In a round table discussion, "Challenges for the Incoming Obama Administration" on C-Span, I listened to Richard Perle, a political advisor and lobbyist who worked for the Reagan administration as an assistant Secretary of Defense, make some pretty good points until a young man asked a question about diplomacy matters. Perle was dismissive, dogmatic, and curt in his response. Personally, I thought the young man had asked a rather astute question about acknowledging Iran and North Korea, even though we may not agree with their leaders and policies. They are nonetheless a part of the world community, even if we do not recognize them.

Mr. Perle, without acknowledging the legitimacy of the young man's question, dismissed it as ridiculous and spouted a series of negative adjectives including the "e" word that have been used for those, who may not be saints, but are world leaders themselves. (I was incredibly heartened by Lorin Maazel and the New York Philharmonic's goodwill trip to North Korea. In fact, I loved it!) There have been more than a few who have called our current president "evil" with regards to policies in Iraq. Does it make it so? Are there legitimate reasons for such words?

I am unequivocally in support of Israel's right to exist. But what concerns me is our rhetoric and policies may be such that create more enemies for Israel and America than our support for her will legitimize worldwide. How we say what we say still matters. Diplomacy is still needed and policies forever reviewed. The talking heads of think tanks (and institutes), who exercise a lot of control in Washington, are forever telling us what we think. But do we really think as they purport about a great many issues, Israel aside momentarily?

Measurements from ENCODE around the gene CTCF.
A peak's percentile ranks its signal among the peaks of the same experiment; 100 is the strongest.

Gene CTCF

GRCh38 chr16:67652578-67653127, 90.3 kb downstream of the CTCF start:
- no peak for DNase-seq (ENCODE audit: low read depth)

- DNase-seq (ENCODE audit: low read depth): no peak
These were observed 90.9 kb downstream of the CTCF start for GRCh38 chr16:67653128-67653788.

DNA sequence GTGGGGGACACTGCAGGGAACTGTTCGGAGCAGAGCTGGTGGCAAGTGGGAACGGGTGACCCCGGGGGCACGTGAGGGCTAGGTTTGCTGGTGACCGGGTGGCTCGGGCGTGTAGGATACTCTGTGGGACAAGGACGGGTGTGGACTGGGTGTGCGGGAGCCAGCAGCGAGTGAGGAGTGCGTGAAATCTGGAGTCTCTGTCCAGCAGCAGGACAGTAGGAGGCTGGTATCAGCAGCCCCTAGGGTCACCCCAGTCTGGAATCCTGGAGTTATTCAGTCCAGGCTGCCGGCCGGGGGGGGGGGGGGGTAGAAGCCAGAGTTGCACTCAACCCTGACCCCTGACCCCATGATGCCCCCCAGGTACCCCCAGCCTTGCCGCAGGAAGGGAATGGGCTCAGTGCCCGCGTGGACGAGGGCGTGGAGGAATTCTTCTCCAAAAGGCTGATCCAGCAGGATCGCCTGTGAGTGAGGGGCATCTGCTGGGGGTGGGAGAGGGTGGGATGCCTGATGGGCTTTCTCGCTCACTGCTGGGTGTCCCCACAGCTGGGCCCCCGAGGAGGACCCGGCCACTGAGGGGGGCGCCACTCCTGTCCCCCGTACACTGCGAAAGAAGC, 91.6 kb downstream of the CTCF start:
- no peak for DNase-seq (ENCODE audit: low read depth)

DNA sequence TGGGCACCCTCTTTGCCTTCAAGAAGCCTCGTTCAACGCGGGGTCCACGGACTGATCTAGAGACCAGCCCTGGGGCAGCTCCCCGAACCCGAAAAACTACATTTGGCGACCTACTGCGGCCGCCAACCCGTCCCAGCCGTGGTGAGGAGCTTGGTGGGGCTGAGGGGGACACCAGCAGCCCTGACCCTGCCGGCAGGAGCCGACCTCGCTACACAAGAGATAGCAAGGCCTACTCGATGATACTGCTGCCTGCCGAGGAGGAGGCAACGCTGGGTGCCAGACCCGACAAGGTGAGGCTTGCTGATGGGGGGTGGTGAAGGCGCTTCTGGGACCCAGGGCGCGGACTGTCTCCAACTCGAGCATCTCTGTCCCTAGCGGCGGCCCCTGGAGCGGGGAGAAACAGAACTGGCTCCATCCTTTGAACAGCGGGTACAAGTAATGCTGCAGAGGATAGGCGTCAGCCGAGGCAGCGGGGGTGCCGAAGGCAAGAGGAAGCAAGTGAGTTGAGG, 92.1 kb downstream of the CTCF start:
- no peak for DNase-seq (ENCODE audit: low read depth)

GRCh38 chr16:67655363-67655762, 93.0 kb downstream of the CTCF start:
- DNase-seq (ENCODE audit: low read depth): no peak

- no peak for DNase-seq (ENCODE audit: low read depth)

What is desired is an honest conversation uncontrolled by think tanks. Really, how much thinking is really going on and how much dogma is being exerted?

Being a Part of the Community II

National Day of Service: January 19

Let's begin the year with service to "Renew America Together."

Being a Part of the Community

The Obama Family spent their first weekend, as many others when arriving in a new community, checking out the neighborhood. This is nothing unusual except for there are two Washingtons, those who serve the people, whose taxes make it possible for them to have a solid middle class existence, and those who live down the road who often live in poverty. Many presidents seemed isolated from the other Washington, with the notable exception of President Jimmy Carter.

While the Obamas are not a part of the working class poor in Washington, many of whom historically served as servants in the White House and assisted in the building of America's most famous House, being out in the community sends a profound message for the whole of America; it sends the message of care and concern for all. The President-elect, as seen eating a chili dog in a local diner in D.C. and in his diverse inauguration choices, intends to be a president of all the people and to include all the people in his plans.